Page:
On Saturday March 5, 2016, the Legacy Center for Peace and Transparency held a conference to unveil its research report on corruption and its effects in Somalia.  The conference was held at Metropolitan State University campus in St. Paul, MN. Attendants included the elected Minnesota state auditor Honorable Rebecca Otto, author and the executive director of Institute for Horn of Africa Studies and Affairs, Mr. Hamse Warfa, the founder and the executive director of New American Academy Mr. Asad Ali Wayad, the founder and executive director of ISUROON Ms. Fartun Weli, professors and faculty from different universities and their students, community leaders, intellectuals, and diverse media outlets.

The intent for this conference was to:

  1. Share the Legacy Center’s report findings with the public, especially, with the Somali community.
  2. Increase awareness of corruption’s destructive impacts on the country and the people.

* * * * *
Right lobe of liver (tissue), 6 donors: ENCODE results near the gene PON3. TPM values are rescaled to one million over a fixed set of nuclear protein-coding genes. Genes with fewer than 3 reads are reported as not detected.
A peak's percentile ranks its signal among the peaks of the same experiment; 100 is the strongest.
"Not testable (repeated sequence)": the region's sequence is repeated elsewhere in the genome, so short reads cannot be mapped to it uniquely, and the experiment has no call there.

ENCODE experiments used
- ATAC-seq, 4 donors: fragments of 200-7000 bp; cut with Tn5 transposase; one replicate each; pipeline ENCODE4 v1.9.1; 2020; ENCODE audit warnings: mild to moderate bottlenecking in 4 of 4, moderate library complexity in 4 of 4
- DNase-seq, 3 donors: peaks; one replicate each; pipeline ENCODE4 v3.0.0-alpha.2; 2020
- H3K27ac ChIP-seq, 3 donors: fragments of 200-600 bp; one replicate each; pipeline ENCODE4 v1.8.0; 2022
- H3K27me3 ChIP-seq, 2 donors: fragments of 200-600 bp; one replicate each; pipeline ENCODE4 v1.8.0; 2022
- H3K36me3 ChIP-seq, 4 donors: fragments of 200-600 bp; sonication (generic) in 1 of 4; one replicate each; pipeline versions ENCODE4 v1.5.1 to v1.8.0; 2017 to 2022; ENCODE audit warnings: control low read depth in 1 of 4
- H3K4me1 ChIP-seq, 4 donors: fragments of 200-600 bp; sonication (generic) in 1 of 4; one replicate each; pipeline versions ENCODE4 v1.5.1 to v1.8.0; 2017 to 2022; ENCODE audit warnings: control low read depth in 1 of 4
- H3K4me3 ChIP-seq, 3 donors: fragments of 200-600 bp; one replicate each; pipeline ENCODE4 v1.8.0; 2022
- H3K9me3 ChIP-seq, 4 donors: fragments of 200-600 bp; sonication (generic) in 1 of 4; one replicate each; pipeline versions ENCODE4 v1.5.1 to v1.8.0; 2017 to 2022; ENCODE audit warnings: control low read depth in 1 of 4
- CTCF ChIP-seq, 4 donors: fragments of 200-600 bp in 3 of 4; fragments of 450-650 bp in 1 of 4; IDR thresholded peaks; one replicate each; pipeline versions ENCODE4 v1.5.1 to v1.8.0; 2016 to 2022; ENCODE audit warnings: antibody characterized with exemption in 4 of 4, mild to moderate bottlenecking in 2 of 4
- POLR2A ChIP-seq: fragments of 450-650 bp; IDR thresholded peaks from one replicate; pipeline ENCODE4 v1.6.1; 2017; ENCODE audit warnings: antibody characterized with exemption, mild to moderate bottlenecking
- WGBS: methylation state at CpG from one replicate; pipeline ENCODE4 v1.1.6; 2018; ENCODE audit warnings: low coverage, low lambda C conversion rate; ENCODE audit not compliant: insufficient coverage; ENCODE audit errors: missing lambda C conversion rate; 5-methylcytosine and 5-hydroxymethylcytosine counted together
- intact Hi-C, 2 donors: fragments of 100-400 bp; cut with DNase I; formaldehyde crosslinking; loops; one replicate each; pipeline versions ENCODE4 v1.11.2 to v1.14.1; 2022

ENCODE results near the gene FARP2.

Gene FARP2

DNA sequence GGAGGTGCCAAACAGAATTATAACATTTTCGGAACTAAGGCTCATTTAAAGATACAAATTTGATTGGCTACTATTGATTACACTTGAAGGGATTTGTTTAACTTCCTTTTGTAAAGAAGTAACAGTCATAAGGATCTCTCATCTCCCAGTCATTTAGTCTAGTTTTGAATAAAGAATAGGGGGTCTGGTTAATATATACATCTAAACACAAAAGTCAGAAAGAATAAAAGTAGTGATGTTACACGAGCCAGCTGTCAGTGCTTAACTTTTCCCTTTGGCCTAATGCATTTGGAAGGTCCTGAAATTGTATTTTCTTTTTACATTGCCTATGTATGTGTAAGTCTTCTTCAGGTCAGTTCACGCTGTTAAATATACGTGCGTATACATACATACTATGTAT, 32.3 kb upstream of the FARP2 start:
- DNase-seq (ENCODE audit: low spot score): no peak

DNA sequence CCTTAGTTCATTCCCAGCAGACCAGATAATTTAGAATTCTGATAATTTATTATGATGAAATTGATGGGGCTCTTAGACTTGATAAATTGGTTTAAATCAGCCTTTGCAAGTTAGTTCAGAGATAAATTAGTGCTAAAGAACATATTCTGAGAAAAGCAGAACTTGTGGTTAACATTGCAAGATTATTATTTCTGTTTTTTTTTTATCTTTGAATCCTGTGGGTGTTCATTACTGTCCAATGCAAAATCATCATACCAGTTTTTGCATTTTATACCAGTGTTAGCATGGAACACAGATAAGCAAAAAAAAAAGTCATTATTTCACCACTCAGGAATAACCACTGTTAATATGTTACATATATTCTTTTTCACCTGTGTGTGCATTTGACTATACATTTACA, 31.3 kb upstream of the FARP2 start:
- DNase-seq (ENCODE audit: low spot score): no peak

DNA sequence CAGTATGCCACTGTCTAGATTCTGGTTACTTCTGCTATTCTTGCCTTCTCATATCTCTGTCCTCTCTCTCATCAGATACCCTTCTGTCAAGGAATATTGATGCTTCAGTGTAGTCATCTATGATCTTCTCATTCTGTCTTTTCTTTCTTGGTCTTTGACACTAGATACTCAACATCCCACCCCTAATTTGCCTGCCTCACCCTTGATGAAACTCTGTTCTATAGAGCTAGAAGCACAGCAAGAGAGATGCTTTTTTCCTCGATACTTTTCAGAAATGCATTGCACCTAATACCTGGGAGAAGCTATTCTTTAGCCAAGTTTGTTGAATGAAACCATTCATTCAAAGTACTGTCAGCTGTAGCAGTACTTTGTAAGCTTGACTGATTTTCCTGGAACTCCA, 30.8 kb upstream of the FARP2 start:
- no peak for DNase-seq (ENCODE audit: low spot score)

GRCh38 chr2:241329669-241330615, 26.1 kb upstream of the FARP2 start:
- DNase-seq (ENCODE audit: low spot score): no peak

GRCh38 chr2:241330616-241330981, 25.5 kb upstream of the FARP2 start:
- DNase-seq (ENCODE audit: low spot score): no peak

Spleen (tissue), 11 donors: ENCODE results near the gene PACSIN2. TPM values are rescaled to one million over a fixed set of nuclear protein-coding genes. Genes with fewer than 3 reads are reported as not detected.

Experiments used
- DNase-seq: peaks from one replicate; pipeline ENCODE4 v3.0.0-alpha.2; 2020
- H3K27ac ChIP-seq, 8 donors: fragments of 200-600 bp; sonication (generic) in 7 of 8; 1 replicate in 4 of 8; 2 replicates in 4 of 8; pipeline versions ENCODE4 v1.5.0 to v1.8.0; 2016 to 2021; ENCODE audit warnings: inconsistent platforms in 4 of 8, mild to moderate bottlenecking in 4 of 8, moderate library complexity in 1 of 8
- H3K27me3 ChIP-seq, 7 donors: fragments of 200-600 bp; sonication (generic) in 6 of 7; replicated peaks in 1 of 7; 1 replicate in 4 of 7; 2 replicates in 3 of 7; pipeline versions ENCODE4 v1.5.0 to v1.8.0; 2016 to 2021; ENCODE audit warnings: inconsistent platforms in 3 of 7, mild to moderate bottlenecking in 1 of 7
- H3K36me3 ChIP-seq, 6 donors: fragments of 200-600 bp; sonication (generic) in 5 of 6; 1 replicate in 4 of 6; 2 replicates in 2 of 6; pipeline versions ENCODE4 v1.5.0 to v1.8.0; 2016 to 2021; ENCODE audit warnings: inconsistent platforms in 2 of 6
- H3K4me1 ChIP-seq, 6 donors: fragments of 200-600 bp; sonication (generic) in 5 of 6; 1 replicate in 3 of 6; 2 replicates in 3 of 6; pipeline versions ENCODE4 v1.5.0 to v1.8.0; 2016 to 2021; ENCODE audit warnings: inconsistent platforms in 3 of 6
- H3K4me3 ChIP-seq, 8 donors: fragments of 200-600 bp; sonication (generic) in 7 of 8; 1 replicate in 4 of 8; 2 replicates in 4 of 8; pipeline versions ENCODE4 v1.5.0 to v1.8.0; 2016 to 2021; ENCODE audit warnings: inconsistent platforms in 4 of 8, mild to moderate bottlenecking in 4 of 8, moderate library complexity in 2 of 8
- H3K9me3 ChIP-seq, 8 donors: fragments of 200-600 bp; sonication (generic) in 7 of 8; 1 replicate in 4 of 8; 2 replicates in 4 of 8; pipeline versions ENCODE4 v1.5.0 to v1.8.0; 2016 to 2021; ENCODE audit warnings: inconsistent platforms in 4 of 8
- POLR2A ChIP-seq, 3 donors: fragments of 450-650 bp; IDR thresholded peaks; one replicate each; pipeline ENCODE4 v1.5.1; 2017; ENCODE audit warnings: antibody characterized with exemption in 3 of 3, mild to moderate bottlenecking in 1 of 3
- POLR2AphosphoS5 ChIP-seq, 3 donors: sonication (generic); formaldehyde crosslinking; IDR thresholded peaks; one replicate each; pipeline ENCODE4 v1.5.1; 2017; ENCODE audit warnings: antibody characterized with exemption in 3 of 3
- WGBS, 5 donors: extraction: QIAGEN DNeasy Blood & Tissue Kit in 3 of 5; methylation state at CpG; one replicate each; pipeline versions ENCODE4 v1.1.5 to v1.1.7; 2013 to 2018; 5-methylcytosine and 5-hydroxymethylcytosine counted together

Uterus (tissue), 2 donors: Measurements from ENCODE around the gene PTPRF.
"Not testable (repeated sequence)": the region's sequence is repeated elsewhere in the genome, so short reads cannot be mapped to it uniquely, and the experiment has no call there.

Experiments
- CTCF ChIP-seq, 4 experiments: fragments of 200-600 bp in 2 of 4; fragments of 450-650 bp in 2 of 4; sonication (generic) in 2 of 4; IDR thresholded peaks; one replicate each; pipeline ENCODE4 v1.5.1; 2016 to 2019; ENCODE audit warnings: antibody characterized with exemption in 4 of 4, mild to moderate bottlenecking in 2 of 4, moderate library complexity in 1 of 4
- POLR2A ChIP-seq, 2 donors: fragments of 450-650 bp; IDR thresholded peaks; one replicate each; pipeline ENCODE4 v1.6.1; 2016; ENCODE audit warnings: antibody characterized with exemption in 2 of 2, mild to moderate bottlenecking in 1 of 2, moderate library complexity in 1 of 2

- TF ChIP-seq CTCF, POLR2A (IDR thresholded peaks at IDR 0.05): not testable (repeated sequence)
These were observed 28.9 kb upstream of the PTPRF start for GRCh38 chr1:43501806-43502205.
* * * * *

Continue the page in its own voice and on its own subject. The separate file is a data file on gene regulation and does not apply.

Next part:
3. Provide clear evidence that while political instability causes corruption in Somalia, corruption also causes and aids continuing political instability and creates obstacles to lasting peace in Somalia.
  4. Solicit support from the community in adopting a public awareness approach and educate the Somali people on their rights and responsibilities.
  5. Finally, ask their input on possible actions to reduce corruption, with the first step being to acknowledge its significance.

The report discussed several findings including the Central Bank of Somalia’s challenges in building financial sector supervision due to technical and human resource constraints. The high political and public servant officials’ turnover ratio and its impacts on governance, political instability, and continued security challenges. But more importantly, the report published a convenience sample survey of 465 people, mostly living in Mogadishu of, which about 62% of respondents cited corruption as the number one obstacle to peace, far more than the 24% blaming Al-Shabab or any other issue.


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